eDiscovery Case Law: District Court Judge Affirms $1 Million Sanction to Pappas in Victor Stanley


One of the first posts ever published in eDiscovery Daily was this one, where defendant Mark Pappas, President of Creative Pipe, Inc., was ordered by Magistrate Judge Paul W. Grimm to  “be imprisoned for a period not to exceed two years, unless and until he pays to Plaintiff the attorney's fees and costs that will be awarded to Plaintiff as the prevailing party pursuant to Fed. R. Civ. P. 37(b)(2)(C).”.  Judge Grimm found that “Defendants…deleted, destroyed, and otherwise failed to preserve evidence; and repeatedly misrepresented the completeness of their discovery production to opposing counsel and the Court.”

Upon appeal, District Court Judge Marvin J. Garbis declined to adopt the order regarding incarceration, stating: “[T]he court does not find it appropriate to Order Defendant Pappas incarcerated for future possible failure to comply with his obligation to make payment of an amount to be determined in the course of further proceedings.”

Then, in January of this year, Judge Grimm entered an order awarding a total of $1,049,850.04 in “attorney’s fees and costs associated with all discovery that would not have been un[der]taken but for Defendants' spoliation, as well as the briefings and hearings regarding Plaintiff’s Motion for Sanctions.”  As a result, the court awarded $901,553.00 in attorney’s fees and $148,297.04 in costs, including the costs for the Plaintiff’s computer forensic consultant, finding that “Defendants’ first spoliation efforts corresponded with the beginning of litigation” and that “Defendants’ misconduct affected the entire discovery process since the commencement of this case.”

Naturally, the award was appealed.

On Tuesday, June 14, Judge Garbis affirmed Judge Grimm’s prior Report and Recommendation ordering the award.  Judge Garbis noted that “The Court’s stated standard for includible fees and costs is consistent with the purpose of designing a sanction that will ‘restore the prejudiced party to the same position he would have been in absent the wrongful destruction of evidence by the opposing party.’  Judge Garbis discussed and rejected all of Creative Pipe’s objections as to the amount of the award, adopting Judge Grimm’s findings that all of these fees were in fact related to the discovery malfeasance.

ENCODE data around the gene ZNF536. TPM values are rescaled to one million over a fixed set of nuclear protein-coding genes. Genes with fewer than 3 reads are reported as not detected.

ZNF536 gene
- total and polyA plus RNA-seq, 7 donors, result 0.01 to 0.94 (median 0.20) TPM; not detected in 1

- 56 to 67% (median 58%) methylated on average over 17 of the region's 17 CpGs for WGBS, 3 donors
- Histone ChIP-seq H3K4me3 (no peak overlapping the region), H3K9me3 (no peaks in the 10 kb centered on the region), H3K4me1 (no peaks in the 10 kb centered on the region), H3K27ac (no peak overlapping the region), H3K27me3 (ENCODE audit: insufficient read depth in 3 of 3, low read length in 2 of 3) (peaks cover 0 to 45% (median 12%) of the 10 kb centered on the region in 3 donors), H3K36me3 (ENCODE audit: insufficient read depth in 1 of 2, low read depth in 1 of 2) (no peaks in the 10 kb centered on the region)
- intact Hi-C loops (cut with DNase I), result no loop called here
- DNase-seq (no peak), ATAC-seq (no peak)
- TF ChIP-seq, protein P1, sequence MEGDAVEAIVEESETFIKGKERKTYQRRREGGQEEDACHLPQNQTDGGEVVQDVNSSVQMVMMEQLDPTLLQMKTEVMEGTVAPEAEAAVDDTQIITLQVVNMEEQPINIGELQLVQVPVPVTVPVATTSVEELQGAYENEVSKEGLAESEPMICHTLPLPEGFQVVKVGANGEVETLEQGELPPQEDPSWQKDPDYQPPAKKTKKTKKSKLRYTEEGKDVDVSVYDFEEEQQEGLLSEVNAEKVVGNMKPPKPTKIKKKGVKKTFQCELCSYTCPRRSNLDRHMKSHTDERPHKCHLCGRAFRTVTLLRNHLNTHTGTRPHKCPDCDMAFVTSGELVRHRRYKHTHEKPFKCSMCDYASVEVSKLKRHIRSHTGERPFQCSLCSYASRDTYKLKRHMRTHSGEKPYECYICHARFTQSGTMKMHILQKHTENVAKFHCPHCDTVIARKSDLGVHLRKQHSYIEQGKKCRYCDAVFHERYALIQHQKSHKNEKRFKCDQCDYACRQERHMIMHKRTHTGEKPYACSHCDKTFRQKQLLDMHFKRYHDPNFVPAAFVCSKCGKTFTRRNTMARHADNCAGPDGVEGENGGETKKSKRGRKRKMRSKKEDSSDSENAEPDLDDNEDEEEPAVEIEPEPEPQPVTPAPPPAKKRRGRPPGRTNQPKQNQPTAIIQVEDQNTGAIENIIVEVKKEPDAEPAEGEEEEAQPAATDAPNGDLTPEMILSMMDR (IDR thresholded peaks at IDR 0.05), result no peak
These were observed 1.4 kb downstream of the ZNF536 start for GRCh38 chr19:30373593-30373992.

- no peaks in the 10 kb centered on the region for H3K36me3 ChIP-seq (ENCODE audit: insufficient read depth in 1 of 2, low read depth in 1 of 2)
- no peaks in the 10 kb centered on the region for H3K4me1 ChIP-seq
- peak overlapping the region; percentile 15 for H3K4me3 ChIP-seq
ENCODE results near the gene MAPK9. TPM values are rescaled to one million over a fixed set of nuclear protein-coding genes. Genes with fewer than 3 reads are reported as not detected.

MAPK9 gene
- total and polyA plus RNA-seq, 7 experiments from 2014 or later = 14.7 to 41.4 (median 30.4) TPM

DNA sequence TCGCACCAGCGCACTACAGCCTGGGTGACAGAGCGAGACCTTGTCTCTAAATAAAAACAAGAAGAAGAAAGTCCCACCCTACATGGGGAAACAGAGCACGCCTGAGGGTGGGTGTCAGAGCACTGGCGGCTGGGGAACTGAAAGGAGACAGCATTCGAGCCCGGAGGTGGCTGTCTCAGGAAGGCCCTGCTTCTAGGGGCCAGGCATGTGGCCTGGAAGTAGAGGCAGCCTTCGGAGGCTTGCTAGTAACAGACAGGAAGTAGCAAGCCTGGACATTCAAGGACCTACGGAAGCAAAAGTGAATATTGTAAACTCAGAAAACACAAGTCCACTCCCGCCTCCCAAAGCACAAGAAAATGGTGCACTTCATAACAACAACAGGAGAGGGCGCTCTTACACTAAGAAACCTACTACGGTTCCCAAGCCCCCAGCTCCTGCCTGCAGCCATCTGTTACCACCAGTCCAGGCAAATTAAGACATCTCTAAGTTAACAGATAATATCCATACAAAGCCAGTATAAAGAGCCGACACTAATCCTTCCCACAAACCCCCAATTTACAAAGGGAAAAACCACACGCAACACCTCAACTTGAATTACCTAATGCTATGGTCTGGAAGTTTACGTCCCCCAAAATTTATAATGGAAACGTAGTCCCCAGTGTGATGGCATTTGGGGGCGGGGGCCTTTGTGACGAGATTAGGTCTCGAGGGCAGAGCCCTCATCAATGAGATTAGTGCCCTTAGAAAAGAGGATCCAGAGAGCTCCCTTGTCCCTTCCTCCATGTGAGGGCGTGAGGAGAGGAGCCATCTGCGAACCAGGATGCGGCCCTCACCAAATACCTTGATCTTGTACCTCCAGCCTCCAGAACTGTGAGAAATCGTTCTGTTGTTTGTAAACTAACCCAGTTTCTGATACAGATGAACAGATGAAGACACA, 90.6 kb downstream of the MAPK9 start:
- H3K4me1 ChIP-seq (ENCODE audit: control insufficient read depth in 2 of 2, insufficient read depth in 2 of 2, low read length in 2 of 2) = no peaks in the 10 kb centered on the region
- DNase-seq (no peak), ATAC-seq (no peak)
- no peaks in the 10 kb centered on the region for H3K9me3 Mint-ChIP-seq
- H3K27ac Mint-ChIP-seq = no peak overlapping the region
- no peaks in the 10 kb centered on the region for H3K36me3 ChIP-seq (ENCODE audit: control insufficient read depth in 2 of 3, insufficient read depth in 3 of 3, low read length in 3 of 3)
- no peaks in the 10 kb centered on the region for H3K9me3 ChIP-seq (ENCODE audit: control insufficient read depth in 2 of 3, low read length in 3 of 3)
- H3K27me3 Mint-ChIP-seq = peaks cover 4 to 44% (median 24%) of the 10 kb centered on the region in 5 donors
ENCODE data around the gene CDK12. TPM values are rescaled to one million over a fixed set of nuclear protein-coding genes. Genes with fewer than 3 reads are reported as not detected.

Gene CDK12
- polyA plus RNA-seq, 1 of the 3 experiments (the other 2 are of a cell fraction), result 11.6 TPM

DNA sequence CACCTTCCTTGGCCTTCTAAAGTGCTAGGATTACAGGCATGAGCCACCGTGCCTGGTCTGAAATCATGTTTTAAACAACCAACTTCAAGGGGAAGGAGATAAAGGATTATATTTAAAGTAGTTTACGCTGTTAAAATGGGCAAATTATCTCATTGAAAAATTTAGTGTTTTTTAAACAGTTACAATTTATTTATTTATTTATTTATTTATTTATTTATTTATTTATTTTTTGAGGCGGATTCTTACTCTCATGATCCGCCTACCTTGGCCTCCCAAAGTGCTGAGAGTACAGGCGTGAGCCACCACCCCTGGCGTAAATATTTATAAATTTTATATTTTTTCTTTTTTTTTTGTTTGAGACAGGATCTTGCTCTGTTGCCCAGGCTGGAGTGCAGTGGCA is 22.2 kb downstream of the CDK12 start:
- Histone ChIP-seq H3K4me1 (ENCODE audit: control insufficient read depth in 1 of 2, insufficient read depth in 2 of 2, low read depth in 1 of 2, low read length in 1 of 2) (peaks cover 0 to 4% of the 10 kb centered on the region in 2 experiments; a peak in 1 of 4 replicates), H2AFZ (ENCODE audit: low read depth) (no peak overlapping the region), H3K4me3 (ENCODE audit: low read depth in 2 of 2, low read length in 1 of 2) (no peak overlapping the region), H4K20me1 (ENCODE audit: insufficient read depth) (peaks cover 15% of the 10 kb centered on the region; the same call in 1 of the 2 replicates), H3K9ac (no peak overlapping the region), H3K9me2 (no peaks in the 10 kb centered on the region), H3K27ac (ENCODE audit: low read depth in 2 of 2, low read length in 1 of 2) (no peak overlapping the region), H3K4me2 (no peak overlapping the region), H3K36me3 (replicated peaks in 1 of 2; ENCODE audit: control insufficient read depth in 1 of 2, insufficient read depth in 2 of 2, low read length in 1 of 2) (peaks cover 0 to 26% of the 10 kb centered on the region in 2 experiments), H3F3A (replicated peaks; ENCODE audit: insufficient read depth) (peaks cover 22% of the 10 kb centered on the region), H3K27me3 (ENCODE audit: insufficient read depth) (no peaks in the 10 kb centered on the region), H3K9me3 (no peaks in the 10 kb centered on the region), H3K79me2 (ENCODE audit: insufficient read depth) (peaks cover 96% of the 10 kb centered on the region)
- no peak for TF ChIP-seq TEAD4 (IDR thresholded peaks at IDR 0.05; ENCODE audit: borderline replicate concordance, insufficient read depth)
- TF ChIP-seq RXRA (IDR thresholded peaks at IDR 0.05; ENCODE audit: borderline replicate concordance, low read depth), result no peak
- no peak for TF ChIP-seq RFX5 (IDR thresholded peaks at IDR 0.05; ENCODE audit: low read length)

With Creative Pipe having already paid a total of $478,409.92, a balance remains under the order of $571,440.12, which concluded with Judge Garbis stating that “Defendants shall, by July 15, 2011, pay Plaintiff…the balance due”.  No mention of Judge Grimm’s original automatic jail sanction for non-payment of the fees, though, Judge Garbis originally said he might impose jail sanctions for non-payment.

So, what do you think?  Will the defendant pay the rest?  Appeal to the Circuit Court?  Could he still go to jail?  Please share any comments you might have or if you’d like to know more about a particular topic.

eDiscovery Case Law: Downloading Confidential Information Leads to Motion to Compel Production

The North Dakota District Court has recently decided in favor of a motion to compel production of electronic evidence, requiring imaging of computer hard drives, in a case involving the possible electronic theft of trade secrets.

In Weatherford U.S., L.P. v. Chase Innis and Noble Casings Inc., No. 4:09-cv-061, 2011 WL 2174045 (D.N.D. June 2, 2011), the court ruled to allow the plaintiff to select and hire a forensic expert at its own expense to conduct imaging of the defendants’ hard drives. The purpose of this investigation was to discern whether or not confidential data that was downloaded from the plaintiff’s computers was, in fact, used in the building of the defendants’ own oil services firm.